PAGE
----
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Psalm 84 comes from the depth of the psalmist’s heart. It describes the kind of worship expressed in the Westminster Catechism: “The chief end of man is to love God and to enjoy him forever.”
Worship is not something that should be pulled out of us. Rather, it is a natural, genuine outflow of gratitude and reverence that comes from our love relationship with God.
The psalmist ached, even grieved for the Temple, the place of worship. He was like a man starving for bread. Whatever was barring him access to the Temple was extremely troublesome to him. If he could just get to the Temple, he would burst out in song. To sing joyfully would satisfy that deep hunger for the awareness of God’s presence.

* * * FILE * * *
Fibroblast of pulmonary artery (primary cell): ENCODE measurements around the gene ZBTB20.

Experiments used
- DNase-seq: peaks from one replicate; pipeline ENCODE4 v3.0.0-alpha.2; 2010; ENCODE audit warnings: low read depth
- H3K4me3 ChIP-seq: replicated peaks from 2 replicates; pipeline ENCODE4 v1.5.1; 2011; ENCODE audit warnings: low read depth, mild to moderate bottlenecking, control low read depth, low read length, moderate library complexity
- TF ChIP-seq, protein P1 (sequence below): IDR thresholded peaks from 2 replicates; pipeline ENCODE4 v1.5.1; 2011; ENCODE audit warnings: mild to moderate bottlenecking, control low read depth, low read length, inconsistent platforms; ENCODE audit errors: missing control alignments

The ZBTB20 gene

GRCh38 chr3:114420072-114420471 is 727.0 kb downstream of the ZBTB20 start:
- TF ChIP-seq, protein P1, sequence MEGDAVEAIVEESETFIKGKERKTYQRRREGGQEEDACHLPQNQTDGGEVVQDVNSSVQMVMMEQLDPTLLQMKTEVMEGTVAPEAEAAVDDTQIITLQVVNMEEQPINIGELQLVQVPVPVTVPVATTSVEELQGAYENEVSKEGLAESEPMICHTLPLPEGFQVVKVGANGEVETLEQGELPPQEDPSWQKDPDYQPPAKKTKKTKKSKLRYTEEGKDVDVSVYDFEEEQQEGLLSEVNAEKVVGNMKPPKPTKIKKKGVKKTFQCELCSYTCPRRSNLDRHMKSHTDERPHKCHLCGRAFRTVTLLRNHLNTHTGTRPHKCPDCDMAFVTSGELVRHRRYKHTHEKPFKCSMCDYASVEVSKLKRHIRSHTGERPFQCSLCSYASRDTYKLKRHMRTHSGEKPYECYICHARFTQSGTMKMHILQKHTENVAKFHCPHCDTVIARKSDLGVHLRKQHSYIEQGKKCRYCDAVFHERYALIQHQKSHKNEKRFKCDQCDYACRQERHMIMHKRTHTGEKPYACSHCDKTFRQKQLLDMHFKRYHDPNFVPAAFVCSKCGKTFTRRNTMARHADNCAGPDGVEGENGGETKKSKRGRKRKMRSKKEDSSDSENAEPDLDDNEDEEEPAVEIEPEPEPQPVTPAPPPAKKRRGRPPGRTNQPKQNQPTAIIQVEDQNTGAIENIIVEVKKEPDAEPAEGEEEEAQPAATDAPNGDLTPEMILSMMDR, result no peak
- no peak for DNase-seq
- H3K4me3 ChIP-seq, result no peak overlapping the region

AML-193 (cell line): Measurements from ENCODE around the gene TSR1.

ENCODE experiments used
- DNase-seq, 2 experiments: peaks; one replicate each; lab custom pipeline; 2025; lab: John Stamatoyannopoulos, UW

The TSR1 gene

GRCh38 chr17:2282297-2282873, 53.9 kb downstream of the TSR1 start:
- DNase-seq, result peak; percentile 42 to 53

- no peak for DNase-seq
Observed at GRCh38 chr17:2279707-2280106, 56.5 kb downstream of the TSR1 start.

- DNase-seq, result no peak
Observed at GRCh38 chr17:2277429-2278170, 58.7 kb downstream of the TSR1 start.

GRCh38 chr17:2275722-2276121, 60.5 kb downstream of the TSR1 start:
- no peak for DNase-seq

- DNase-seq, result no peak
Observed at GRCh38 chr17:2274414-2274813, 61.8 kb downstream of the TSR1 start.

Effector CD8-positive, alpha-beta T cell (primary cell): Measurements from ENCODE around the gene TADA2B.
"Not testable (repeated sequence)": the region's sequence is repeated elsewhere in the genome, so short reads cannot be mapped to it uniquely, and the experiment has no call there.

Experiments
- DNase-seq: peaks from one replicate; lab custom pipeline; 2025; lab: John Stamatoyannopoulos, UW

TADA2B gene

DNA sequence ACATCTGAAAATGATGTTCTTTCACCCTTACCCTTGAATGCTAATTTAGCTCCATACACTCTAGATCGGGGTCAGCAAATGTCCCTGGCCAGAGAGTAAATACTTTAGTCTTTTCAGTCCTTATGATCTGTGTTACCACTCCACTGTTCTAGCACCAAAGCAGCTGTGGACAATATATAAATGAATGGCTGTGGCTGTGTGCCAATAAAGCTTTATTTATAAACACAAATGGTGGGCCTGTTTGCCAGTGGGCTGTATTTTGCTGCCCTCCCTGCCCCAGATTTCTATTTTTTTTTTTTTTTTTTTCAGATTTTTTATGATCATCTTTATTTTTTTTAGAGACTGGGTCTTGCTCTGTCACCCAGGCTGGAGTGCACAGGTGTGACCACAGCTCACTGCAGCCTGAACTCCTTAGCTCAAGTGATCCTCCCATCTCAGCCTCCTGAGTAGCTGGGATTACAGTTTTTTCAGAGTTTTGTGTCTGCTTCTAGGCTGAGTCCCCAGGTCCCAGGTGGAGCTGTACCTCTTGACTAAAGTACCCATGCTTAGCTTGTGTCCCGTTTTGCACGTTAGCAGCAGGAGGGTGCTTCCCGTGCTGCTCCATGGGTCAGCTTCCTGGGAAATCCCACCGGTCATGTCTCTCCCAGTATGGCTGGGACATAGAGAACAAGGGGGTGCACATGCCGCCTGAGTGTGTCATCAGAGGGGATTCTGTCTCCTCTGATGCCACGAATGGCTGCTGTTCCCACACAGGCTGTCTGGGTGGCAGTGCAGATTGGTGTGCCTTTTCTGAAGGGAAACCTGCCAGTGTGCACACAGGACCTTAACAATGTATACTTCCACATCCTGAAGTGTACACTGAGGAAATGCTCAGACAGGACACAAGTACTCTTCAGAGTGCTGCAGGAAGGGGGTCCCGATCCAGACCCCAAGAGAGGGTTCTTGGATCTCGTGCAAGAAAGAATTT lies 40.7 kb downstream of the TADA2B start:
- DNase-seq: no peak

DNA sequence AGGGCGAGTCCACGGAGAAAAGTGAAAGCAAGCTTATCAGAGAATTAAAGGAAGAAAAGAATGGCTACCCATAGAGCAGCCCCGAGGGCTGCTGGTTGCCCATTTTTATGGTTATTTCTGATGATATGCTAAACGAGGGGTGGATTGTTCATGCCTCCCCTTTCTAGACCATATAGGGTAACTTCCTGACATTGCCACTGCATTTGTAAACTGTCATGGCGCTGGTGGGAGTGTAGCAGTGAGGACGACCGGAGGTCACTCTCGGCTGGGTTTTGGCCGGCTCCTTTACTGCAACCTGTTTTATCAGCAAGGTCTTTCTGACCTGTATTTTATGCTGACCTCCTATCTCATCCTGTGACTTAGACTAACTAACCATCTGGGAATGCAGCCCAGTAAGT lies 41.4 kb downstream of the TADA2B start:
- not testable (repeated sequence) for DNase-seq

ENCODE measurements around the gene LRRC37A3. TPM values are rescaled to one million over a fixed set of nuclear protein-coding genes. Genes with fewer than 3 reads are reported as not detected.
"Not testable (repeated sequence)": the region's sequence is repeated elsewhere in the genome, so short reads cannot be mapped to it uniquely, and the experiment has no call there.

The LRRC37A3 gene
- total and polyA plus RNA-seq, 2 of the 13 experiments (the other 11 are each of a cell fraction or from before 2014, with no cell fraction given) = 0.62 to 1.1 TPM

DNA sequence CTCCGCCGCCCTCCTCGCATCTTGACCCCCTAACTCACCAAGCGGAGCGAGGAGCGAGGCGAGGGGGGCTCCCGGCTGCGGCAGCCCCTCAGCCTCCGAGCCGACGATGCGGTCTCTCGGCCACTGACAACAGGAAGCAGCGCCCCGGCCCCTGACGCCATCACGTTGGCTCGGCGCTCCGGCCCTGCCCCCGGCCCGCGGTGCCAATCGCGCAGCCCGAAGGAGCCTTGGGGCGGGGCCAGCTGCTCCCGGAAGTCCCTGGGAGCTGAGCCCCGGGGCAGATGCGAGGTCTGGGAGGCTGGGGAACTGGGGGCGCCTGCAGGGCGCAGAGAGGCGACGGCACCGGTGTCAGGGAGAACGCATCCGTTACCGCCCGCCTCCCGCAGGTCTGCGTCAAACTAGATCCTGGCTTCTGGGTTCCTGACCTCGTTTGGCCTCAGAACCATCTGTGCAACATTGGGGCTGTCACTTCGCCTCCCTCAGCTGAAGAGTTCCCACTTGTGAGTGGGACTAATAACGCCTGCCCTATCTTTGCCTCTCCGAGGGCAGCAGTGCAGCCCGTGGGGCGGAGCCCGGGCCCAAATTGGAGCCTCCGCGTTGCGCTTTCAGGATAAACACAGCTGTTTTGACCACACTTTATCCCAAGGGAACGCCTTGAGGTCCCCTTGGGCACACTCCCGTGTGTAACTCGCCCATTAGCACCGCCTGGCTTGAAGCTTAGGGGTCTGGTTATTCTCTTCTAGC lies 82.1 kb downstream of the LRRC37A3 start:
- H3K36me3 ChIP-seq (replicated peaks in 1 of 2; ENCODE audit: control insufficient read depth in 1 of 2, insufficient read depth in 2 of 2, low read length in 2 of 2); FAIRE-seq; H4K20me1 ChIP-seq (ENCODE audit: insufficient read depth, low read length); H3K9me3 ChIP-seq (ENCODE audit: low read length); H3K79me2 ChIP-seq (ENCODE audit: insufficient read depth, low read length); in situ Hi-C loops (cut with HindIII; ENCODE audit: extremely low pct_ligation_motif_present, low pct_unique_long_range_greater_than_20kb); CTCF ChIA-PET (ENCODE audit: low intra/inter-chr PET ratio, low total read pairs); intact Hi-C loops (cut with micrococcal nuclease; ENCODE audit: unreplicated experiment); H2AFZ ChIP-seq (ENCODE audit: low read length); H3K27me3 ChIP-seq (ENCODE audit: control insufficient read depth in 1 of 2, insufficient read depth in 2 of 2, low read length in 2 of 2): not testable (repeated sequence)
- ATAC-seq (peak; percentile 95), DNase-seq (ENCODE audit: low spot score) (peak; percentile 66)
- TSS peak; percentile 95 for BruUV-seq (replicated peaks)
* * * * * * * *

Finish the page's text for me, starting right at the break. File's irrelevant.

He envied the birds who built their nests in God’s house. He was righteously jealous of those who served in God’s house. Could there be better place on earth?
For pilgrims coming to the Temple in Jerusalem, it meant walking through a very strenuous area at the Valley of Baca (v6), a valley of weeping (v6 NLT). We will all face a valley of weeping. No one can escape pain in life. You live, you will hurt. Brokenness and tears are written into life. Yet the psalmist found that worship enables us to persevere through hard times. As we worship, we are empowered, refreshed and strengthened. A difficult season does not diminish our relationship with God. Rather, we move from strong to stronger.
The psalmist had an outlandish love for God. “A single day in your courts is better than a thousand anywhere else.” (v10 NLT) He would be happy “scrubbing floors” in the house of God (v10 The Message).
A final blessing of worship is protection, favour and honour. Worship invites God to wrap us in his extravagant love.
Dear Father, I love to worship you! Thank you for teaching me that worship is not just a traditional act, but a life-transforming life-style. You have taught me in the hard places that worship infuses inner strength and peace. Thank you for wrapping me in Your love. Amen.